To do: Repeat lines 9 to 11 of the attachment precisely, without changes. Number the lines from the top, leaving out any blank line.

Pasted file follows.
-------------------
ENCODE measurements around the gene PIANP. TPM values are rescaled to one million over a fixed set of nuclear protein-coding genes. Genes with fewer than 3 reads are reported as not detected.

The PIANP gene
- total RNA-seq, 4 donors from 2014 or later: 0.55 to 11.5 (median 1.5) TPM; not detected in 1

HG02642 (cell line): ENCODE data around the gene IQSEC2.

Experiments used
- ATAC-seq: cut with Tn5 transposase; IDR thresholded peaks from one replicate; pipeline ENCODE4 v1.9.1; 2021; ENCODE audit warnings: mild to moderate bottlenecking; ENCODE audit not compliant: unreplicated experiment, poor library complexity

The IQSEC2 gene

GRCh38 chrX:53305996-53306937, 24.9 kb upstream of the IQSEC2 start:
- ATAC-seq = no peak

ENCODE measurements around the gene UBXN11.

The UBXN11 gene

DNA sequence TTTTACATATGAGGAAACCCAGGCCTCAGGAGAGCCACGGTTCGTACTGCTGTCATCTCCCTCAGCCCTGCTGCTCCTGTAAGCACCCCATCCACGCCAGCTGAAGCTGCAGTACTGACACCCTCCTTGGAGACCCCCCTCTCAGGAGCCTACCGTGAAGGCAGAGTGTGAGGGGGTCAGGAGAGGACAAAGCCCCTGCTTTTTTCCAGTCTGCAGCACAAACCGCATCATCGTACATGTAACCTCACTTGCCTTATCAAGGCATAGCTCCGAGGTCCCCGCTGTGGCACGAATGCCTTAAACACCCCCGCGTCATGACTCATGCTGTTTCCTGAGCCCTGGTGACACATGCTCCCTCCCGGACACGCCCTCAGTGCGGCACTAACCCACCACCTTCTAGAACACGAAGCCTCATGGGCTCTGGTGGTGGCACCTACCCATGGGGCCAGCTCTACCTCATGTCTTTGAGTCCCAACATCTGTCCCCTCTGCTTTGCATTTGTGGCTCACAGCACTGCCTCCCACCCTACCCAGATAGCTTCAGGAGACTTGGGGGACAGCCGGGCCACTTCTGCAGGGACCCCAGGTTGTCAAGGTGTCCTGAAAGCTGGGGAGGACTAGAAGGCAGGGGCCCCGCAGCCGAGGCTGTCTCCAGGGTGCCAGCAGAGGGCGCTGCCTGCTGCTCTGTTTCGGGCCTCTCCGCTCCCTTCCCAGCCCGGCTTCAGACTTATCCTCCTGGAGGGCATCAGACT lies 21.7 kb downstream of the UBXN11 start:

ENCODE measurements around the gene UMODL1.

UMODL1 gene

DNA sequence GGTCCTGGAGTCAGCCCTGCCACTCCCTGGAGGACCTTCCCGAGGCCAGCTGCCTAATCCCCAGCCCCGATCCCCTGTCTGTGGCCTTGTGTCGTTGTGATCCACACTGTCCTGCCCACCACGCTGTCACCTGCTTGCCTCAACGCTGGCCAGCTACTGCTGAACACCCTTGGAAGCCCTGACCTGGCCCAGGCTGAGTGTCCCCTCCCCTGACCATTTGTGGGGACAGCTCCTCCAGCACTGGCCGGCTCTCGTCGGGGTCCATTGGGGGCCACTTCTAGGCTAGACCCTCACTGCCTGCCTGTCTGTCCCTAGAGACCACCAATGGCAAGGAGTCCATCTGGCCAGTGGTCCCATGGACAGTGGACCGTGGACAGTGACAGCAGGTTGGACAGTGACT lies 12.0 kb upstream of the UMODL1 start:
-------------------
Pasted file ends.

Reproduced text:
- ATAC-seq = no peak

ENCODE measurements around the gene UBXN11.

The UBXN11 gene